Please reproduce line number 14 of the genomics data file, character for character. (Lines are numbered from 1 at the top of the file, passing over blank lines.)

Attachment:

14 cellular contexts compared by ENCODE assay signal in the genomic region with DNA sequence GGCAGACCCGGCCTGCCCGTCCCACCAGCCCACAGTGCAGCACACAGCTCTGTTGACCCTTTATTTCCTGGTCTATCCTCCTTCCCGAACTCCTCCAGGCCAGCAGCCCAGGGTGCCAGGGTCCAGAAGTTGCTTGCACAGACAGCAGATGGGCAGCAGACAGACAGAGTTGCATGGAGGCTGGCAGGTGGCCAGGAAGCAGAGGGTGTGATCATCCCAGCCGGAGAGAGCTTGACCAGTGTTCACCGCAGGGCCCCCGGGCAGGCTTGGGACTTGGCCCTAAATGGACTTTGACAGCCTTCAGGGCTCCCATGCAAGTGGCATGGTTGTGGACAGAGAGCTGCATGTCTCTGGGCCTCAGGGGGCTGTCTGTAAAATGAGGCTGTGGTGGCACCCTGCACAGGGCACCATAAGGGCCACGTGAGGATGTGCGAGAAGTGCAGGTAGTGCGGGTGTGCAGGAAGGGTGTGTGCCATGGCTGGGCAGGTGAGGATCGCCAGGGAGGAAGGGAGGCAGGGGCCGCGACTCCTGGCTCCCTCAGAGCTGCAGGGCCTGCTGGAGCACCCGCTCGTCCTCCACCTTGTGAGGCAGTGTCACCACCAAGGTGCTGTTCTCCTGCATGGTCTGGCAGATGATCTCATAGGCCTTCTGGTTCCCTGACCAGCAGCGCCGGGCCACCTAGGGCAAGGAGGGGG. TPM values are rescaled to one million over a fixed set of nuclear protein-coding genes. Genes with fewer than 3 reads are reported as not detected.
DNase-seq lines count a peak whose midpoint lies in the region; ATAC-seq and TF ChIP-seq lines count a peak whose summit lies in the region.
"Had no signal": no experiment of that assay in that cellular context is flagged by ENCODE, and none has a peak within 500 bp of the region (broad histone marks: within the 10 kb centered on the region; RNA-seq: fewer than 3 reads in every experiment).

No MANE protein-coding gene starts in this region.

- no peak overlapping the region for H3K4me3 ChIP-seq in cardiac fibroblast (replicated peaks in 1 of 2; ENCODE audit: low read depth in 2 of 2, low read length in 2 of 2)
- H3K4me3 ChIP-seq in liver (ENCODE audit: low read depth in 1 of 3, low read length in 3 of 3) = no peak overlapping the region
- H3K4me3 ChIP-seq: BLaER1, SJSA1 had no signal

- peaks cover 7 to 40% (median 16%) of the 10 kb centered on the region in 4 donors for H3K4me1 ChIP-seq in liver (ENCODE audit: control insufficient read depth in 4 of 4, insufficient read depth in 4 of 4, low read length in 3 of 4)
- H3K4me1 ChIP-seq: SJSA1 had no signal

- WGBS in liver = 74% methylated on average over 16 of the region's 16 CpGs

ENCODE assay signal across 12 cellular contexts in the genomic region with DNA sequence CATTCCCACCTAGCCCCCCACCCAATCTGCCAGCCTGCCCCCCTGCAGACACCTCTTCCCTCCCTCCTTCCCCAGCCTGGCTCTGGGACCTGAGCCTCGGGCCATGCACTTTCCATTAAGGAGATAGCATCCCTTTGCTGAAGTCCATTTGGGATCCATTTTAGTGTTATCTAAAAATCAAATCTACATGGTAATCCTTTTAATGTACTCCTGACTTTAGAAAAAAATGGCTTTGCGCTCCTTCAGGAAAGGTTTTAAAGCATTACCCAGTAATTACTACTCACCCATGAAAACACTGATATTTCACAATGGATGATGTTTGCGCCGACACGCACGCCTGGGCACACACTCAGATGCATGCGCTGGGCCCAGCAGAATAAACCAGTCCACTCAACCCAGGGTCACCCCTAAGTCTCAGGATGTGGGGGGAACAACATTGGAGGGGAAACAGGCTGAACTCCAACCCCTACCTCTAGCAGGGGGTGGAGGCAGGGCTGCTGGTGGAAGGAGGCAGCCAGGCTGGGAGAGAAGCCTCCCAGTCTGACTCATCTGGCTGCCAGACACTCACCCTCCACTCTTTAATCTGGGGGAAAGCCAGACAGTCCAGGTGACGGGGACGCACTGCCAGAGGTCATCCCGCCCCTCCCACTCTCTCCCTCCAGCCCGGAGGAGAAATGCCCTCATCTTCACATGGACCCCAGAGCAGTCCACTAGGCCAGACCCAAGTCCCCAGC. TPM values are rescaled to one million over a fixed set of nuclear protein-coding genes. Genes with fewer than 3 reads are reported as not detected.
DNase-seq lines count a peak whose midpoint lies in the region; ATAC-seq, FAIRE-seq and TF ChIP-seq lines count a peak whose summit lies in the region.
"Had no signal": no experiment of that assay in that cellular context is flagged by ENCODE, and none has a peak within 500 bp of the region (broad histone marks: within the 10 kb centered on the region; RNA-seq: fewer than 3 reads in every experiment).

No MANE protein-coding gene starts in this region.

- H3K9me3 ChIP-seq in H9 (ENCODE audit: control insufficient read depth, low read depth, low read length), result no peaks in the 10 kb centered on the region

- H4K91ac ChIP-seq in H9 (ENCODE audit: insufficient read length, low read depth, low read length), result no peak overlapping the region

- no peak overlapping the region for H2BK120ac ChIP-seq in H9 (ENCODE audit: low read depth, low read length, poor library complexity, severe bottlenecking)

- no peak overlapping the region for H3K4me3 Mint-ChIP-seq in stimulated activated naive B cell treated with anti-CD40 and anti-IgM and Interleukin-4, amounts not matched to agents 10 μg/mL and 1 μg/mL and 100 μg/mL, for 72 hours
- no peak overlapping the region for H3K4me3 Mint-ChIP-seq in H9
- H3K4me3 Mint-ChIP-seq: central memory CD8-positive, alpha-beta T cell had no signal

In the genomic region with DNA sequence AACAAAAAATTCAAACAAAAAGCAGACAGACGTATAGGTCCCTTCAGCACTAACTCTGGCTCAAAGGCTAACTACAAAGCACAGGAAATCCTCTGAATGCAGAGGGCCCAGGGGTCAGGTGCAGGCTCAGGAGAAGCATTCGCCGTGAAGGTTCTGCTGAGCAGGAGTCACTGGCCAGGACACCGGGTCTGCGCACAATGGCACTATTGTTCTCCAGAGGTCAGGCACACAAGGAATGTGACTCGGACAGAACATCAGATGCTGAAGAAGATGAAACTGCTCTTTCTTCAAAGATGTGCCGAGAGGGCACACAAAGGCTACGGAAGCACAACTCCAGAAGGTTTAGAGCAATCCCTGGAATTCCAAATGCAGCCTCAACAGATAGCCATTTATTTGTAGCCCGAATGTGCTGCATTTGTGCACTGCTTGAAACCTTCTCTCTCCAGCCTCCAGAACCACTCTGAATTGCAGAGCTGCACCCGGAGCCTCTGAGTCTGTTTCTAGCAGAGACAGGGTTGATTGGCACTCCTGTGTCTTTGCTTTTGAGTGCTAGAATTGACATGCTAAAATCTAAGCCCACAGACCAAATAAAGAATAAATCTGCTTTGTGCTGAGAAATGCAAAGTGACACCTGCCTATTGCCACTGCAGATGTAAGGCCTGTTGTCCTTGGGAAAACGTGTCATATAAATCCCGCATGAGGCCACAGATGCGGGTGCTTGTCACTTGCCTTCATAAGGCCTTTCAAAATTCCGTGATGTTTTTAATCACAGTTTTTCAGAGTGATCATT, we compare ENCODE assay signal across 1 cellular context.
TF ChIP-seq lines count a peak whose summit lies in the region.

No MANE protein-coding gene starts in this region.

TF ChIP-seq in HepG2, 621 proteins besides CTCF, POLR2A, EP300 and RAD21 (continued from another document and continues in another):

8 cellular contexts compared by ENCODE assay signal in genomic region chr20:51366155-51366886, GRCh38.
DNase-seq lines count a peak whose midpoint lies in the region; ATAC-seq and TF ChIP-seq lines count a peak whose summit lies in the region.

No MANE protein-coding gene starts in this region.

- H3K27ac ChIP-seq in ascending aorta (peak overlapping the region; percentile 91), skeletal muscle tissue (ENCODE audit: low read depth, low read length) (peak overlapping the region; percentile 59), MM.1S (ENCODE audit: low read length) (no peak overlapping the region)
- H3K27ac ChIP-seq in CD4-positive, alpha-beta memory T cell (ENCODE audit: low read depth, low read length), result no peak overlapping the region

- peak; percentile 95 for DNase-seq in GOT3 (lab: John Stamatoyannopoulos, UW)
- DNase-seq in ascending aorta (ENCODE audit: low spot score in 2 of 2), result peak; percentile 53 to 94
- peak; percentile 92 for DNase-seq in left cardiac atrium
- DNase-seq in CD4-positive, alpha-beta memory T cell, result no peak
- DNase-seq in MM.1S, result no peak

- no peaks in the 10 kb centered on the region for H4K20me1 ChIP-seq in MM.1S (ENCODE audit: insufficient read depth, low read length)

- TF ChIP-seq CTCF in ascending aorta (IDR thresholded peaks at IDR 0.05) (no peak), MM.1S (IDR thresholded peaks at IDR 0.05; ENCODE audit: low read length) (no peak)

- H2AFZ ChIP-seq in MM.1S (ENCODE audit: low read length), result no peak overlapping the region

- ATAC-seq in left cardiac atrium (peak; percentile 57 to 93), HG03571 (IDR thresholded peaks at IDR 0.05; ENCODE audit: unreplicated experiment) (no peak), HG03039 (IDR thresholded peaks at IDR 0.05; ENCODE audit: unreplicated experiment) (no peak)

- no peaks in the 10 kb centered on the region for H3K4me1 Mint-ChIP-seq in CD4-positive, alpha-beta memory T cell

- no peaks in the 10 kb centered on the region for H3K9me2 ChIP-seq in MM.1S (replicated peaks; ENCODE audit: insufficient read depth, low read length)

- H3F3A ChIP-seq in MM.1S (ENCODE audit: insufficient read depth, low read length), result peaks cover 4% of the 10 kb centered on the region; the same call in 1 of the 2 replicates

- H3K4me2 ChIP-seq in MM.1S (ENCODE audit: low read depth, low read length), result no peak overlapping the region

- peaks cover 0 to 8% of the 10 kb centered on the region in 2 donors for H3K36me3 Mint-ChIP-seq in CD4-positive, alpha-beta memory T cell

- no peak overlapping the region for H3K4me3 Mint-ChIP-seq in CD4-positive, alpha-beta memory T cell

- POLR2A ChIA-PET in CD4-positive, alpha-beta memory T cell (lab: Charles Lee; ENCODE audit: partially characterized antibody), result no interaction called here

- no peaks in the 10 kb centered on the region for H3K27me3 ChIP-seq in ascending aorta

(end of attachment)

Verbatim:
No MANE protein-coding gene starts in this region.